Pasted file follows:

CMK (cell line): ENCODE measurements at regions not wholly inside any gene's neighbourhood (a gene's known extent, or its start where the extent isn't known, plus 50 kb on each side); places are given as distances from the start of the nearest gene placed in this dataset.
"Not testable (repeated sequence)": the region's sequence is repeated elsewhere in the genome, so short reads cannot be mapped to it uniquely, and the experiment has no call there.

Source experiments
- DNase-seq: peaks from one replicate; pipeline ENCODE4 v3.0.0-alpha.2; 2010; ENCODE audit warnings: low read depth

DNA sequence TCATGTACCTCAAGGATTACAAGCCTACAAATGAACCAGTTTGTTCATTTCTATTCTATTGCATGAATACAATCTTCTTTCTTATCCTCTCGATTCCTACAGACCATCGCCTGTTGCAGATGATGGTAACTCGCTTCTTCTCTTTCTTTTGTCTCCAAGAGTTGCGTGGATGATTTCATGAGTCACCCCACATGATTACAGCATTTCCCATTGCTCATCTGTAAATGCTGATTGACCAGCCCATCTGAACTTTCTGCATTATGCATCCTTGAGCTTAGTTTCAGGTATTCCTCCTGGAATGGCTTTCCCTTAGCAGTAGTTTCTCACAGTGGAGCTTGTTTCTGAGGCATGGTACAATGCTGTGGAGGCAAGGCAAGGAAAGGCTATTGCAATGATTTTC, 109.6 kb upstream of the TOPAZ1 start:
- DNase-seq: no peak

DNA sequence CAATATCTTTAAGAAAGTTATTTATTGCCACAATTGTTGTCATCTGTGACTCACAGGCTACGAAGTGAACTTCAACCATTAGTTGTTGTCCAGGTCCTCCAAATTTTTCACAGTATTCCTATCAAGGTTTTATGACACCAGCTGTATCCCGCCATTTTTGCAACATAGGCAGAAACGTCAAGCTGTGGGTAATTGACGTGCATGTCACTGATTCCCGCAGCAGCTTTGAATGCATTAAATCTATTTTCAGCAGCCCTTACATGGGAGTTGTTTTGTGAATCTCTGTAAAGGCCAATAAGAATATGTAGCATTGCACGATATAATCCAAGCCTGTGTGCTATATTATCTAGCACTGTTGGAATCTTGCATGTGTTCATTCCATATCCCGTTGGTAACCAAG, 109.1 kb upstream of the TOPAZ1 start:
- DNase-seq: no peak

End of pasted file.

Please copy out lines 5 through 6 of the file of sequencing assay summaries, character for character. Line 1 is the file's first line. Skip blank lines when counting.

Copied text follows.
DNA sequence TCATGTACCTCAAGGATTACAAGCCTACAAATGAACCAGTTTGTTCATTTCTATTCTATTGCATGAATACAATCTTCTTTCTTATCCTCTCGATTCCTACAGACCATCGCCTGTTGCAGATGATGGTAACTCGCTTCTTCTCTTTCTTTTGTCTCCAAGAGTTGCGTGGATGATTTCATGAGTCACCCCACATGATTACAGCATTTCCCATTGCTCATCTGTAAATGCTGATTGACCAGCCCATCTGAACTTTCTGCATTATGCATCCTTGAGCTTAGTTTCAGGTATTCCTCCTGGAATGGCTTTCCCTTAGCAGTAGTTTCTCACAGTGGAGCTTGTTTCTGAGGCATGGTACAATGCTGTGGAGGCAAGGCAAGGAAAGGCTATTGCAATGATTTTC, 109.6 kb upstream of the TOPAZ1 start:
- DNase-seq: no peak